They Told Me Not to Take That Job: Tumult, Betrayal, Heroics, and the Transformation of Lincoln Center

By Reynold Levy
When Reynold Levy became the new president of Lincoln Center in 2002, New York Magazine described the situation he walked in to as "a community in deep distress, riven by conflict." Ideas for the redevelopment of Lincoln Center's artistic facilities and public spaces required spending more than 1.2 billion, but there was no clear pathway for how to raise that kind of unprecedented sum. The individual resident organizations that were the key constituents of Lincoln Center--the Metropolitan Opera, the New York City Opera, the New York Philharmonic, the Juilliard School, and eight others--could not agree on a common capital plan or fundraising course of action. Instead, intramural rivalries and disputes filled the vacuum.

Besides, some of those organizations had daunting problems of their own. Levy tells the inside story of the demise of the New York City Opera, the Metropolitan Opera's need to use as collateral its iconic Chagall tapestries in the face of mounting operating losses, and the New York Philharmonic's dalliance with Carnegie Hall.

Yet despite these and other challenges, Levy and the extraordinary civic leaders at his side were able to shape a consensus for the physical modernization of the sixteen-acre campus and raise the money necessary to maintain Lincoln Center as the country's most vibrant performing arts destination. By the time he left, Lincoln Center had prepared itself fully for the next generation of artists and audiences.

They Told Me Not to Take That Job is more than a memoir of life at the heart of one of the world's most prominent cultural institutions. It is also a case study of leadership and management in action. How Levy and his colleagues triumphantly steered Lincoln Center--through perhaps the most tumultuous decade of its history to a startling transformation--is fully captured in his riveting account.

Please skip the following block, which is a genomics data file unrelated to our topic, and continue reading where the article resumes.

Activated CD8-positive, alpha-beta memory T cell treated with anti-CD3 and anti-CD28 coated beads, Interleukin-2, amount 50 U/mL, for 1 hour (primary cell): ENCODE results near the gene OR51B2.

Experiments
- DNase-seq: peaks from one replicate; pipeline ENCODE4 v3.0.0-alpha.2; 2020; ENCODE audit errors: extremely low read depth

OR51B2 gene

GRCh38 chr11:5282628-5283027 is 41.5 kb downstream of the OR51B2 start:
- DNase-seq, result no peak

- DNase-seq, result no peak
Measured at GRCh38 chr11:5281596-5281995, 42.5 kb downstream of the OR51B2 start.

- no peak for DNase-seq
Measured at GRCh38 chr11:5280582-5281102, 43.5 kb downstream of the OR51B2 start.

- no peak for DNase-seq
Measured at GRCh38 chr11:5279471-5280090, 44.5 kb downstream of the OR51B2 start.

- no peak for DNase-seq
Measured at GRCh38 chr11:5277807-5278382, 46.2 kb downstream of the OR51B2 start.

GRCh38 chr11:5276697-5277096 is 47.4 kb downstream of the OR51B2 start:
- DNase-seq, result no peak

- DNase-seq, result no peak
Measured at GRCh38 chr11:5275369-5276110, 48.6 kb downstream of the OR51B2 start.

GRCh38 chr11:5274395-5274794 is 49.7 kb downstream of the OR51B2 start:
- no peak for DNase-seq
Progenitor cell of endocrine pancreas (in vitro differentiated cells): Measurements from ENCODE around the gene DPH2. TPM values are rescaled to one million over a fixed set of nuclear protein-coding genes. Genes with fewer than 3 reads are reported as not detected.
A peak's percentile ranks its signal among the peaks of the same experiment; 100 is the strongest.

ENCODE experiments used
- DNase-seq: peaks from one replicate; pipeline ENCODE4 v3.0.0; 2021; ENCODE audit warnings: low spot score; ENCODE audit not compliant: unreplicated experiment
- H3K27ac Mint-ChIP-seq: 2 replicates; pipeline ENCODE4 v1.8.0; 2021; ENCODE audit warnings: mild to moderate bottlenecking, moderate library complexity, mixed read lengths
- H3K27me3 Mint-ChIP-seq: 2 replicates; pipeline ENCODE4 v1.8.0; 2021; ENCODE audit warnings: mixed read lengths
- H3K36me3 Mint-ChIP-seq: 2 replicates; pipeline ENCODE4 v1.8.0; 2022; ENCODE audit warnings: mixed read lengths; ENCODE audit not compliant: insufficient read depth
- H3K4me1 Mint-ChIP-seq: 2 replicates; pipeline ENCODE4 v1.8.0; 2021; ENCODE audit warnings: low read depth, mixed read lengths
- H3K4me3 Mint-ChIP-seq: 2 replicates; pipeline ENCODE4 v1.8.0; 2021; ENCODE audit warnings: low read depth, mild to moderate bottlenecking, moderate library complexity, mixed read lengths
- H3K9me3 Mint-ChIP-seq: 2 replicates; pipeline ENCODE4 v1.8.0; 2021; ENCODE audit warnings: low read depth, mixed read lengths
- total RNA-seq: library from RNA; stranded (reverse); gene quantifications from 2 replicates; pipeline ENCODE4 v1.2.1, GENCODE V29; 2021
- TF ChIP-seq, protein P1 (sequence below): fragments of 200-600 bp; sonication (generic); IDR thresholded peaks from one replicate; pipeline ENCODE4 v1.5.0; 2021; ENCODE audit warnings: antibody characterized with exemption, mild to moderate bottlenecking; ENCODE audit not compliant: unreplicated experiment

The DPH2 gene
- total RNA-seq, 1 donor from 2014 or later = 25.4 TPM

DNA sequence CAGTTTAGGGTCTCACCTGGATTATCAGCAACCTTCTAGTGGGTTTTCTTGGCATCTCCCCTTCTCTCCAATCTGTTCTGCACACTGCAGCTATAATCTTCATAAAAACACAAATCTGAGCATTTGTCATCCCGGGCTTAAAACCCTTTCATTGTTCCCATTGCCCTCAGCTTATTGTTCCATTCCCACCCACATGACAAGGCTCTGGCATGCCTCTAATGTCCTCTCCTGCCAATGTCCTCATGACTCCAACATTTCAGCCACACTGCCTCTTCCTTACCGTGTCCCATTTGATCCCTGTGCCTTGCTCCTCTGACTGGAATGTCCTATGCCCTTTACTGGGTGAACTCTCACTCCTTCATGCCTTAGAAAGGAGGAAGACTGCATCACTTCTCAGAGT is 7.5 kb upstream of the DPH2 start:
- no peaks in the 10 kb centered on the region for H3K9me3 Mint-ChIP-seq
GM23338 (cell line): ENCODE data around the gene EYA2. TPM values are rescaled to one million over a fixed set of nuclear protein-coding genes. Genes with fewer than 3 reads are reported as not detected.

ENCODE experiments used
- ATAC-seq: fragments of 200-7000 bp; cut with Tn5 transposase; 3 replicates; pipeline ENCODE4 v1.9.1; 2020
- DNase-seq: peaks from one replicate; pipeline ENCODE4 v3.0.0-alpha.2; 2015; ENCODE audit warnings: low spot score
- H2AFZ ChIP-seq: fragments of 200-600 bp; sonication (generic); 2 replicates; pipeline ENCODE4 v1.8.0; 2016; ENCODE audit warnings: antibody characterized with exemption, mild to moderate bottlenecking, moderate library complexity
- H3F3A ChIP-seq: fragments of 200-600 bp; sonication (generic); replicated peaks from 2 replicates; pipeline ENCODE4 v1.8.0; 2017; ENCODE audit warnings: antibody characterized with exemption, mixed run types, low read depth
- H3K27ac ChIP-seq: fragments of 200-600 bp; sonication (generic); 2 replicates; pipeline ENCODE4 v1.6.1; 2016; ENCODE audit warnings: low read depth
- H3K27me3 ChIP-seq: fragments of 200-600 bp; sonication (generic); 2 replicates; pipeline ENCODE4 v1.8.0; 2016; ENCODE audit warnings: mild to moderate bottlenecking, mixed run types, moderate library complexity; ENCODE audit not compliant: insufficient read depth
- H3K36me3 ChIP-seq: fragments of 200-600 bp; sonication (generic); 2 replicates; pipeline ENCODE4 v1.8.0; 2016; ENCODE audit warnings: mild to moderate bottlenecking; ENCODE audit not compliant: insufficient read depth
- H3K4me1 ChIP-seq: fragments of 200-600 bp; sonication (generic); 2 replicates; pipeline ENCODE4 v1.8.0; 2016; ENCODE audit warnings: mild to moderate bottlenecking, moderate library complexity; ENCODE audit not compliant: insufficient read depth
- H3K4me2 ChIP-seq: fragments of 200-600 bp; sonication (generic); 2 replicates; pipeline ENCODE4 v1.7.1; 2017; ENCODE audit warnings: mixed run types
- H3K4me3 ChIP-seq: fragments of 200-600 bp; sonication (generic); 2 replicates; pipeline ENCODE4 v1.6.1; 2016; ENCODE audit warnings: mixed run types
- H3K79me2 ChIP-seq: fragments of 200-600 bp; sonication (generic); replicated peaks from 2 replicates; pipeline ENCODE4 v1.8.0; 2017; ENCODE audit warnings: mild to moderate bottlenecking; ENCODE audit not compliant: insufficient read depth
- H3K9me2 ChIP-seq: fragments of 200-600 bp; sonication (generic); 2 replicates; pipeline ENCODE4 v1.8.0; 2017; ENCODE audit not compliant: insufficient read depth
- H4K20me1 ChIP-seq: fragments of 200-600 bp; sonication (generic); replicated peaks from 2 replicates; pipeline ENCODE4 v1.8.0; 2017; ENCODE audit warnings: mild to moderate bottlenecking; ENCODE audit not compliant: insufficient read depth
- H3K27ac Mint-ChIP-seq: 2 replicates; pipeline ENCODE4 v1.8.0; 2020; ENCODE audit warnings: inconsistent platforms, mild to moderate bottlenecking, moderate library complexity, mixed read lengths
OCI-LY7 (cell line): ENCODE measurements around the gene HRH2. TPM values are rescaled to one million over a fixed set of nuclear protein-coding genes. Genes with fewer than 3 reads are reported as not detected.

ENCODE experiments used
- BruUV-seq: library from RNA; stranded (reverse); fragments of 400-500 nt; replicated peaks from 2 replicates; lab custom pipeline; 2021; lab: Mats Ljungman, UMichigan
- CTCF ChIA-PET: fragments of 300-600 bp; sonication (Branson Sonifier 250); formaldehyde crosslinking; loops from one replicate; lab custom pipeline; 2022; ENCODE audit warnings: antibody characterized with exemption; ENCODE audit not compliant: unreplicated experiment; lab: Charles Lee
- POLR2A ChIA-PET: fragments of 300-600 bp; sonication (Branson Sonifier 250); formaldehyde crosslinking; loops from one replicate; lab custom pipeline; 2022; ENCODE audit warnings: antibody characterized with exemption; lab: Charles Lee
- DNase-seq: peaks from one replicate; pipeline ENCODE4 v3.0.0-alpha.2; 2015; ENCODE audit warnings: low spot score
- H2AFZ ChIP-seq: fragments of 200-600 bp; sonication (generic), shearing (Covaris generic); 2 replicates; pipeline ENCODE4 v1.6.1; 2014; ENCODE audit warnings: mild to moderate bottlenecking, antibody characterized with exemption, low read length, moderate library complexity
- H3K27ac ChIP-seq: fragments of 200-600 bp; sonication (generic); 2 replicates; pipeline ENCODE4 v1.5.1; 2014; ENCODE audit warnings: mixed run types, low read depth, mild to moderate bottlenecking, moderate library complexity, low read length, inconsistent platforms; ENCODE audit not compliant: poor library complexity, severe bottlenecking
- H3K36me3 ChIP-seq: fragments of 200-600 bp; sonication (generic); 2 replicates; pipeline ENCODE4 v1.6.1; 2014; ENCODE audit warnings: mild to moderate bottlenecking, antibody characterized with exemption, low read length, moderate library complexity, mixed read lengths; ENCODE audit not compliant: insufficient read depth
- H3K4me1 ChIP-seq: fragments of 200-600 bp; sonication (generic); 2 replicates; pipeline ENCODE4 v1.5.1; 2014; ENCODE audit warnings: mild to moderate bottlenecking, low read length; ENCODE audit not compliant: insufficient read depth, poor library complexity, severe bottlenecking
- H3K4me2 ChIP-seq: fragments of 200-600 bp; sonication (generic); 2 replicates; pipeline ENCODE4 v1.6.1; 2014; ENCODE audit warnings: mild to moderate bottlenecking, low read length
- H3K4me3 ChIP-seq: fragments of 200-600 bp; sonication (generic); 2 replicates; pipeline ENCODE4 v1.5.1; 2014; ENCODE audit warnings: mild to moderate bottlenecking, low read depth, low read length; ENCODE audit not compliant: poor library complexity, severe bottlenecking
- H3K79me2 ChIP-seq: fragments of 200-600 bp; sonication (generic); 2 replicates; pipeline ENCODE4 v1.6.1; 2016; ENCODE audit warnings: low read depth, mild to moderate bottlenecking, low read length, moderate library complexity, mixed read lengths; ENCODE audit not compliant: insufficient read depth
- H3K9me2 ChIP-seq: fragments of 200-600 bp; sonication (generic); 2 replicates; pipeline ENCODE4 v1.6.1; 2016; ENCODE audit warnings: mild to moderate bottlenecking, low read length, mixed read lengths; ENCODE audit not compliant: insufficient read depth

"Reynold Levy has a rare blend of talents, all of which are on display in this compelling book, a memoir that is neither self-reverential nor full of false pieties. There is no bitterness, but there is surprising candor. Prominent people should be shamed, including those who nearly ran great cultural institutions into the ground. The lessons to be extracted could fuel an entire curriculum at the Harvard Business School, or a Department of Psychology." -Ken Auletta, bestselling author and writer for "The New Yorker" "Reynold Levy led the 21st century transformation of Lincoln Center and his depiction of that undertaking is incisive, fresh and entertaining. "They Told Me Not to Take That Job" is brilliant and highly readable. Anyone who cares about how great cultural organizations operate and grow must read Levy's masterful account." -David Rubenstein, Co-Founder of the Carlyle Group "The qualities that Reynold Levy marshals in this book are the very ones that transformed Lincoln Center, and before that, the International Rescue Committee and the 92nd Street Y. Strategic vision, fearless execution, attention to revealing detail, relentless zest...Levy takes us on an inspiring personal journey brimming with passion, wisdom, generosity and nimble humor. We are treated to a celebration of the arts, an illuminating inside story, an ode to the city of New York and a meditation on leadership. Like any prized work of art, it both captivates and stimulates. I am telling everyone not to miss this tour de force." -Winston Lord, Former US Ambassador to China and Chair Emeritus, International Rescue Committee


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About the Hardcover

Publisher Not available
Publish date 05/12/2015
Pages 376
ISBN-13 9781610393614
ISBN-10 1610393619
Language English

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